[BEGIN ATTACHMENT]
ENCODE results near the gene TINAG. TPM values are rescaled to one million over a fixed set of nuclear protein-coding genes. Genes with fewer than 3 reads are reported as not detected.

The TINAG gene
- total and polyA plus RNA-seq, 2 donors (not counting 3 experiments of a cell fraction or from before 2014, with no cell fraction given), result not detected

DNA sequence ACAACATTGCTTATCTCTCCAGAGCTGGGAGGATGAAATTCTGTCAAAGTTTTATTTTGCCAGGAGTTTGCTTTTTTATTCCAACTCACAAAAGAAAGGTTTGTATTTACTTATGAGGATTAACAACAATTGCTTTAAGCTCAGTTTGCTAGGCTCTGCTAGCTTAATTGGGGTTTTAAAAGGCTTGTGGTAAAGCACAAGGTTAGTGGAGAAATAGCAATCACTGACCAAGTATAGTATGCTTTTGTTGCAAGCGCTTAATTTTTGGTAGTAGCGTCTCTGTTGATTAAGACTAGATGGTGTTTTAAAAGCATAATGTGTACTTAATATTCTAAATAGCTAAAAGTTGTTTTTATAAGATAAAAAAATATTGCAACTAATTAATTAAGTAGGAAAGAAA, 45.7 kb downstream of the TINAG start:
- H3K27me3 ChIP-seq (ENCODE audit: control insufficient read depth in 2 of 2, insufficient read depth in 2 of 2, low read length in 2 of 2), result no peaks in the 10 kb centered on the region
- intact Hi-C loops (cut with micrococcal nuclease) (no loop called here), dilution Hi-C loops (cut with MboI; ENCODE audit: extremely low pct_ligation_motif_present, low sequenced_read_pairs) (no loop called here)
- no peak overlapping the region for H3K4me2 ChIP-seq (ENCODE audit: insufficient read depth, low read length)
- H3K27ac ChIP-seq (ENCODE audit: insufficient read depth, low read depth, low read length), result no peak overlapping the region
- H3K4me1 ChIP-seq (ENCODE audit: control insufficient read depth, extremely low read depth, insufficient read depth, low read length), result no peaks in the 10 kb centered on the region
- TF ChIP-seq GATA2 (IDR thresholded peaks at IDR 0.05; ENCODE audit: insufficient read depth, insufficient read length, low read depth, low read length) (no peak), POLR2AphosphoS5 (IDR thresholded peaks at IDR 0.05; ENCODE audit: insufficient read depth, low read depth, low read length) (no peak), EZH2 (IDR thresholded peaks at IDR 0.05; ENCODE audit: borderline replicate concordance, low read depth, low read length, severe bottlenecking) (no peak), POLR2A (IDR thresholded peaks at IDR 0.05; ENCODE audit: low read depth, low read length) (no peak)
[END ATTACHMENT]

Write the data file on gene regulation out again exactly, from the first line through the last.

ENCODE results near the gene TINAG. TPM values are rescaled to one million over a fixed set of nuclear protein-coding genes. Genes with fewer than 3 reads are reported as not detected.

The TINAG gene
- total and polyA plus RNA-seq, 2 donors (not counting 3 experiments of a cell fraction or from before 2014, with no cell fraction given), result not detected

DNA sequence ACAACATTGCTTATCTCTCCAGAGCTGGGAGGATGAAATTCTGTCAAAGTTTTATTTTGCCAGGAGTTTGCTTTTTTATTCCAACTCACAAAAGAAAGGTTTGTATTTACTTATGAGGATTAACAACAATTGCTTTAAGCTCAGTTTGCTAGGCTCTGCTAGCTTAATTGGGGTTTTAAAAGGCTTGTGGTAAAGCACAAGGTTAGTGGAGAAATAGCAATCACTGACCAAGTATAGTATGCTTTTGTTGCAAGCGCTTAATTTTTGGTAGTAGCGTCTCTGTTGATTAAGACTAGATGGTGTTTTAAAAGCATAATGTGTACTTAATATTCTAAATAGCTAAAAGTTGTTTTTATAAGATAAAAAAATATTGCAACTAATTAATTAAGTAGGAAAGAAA, 45.7 kb downstream of the TINAG start:
- H3K27me3 ChIP-seq (ENCODE audit: control insufficient read depth in 2 of 2, insufficient read depth in 2 of 2, low read length in 2 of 2), result no peaks in the 10 kb centered on the region
- intact Hi-C loops (cut with micrococcal nuclease) (no loop called here), dilution Hi-C loops (cut with MboI; ENCODE audit: extremely low pct_ligation_motif_present, low sequenced_read_pairs) (no loop called here)
- no peak overlapping the region for H3K4me2 ChIP-seq (ENCODE audit: insufficient read depth, low read length)
- H3K27ac ChIP-seq (ENCODE audit: insufficient read depth, low read depth, low read length), result no peak overlapping the region
- H3K4me1 ChIP-seq (ENCODE audit: control insufficient read depth, extremely low read depth, insufficient read depth, low read length), result no peaks in the 10 kb centered on the region
- TF ChIP-seq GATA2 (IDR thresholded peaks at IDR 0.05; ENCODE audit: insufficient read depth, insufficient read length, low read depth, low read length) (no peak), POLR2AphosphoS5 (IDR thresholded peaks at IDR 0.05; ENCODE audit: insufficient read depth, low read depth, low read length) (no peak), EZH2 (IDR thresholded peaks at IDR 0.05; ENCODE audit: borderline replicate concordance, low read depth, low read length, severe bottlenecking) (no peak), POLR2A (IDR thresholded peaks at IDR 0.05; ENCODE audit: low read depth, low read length) (no peak)